elsewhere and then back. That's the best thing
about an S Plan system, is that you can add things to them. And also, if there's
any problems with them, they're a lot easier to fix, 'cause you can put your
hand on that particular zone and think, "Well that's
the one that's cold.

"There's a problem with that." Also, to give you a better
idea of the electrics, we're just gonna consider the live here 'cause obviously
everything's got a neutral so we'll forget about them. So we have our live coming
into our programmer. After that, before it even
gets to the programmer, we'll take off a live,
which is a permanent live. When we look at our
valve, this permanent live just goes onto a switch
and that will feed off directly to the pump and to the boiler. That switch only ever makes
when the valve is open. So a motor open, and then click on. So how does the valve know when to open? Let's have a look at it as if the hot water cylinder is calling for heat. So, the programmer says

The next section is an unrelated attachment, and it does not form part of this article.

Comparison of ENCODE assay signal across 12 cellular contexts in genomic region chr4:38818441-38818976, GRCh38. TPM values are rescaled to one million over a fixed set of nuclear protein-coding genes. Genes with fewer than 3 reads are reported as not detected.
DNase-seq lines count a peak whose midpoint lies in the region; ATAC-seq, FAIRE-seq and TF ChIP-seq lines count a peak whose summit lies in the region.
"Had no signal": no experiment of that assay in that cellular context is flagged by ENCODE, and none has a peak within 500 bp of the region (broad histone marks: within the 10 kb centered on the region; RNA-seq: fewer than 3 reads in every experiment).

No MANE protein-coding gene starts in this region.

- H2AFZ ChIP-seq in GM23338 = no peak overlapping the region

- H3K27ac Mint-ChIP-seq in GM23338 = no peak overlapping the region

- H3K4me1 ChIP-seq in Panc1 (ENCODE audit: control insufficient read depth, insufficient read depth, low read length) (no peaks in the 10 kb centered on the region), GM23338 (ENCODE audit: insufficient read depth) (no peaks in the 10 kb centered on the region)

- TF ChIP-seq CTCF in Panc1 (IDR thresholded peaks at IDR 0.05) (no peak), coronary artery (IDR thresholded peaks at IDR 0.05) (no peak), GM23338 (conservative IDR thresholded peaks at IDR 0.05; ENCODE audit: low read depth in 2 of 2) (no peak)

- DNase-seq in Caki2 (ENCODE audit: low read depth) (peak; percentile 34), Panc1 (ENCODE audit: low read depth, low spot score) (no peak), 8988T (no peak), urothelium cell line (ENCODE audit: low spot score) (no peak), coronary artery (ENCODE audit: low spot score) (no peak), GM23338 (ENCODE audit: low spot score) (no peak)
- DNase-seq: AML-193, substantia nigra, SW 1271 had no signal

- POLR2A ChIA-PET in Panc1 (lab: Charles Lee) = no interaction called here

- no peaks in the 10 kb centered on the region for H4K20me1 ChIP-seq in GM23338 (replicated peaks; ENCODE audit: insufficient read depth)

at this particular time that the hot water cylinder should be on. So that sends a live to the thermostat, which is effectively a switch on the side of the hot water cylinder. When that makes, it sends a live back to the motor on the valve.

That motor then motors open
and separately switches that live there that turns
the pump and the boiler on. That's how it works. The only difference between
this and a room system is the fact that a room
has a room thermostat instead of a cylinder thermostat. And that's exactly the
same way that it would work for underfloor heating, radiators,
and hot water cylinders. I hope you found today's
video informative. If you think we missed anything out, or you think that we didn't
quite cover it properly or anything like that, do let us know. As ever, favourite and
subscribe to our videos. Thanks for watching, guys,
and I'll see y'all later. Plumberparts.co.uk.
Honest reviews and advice..

As found on YouTube

04Jan/21

Installing the JG Speedfit Underfloor Heating Manifold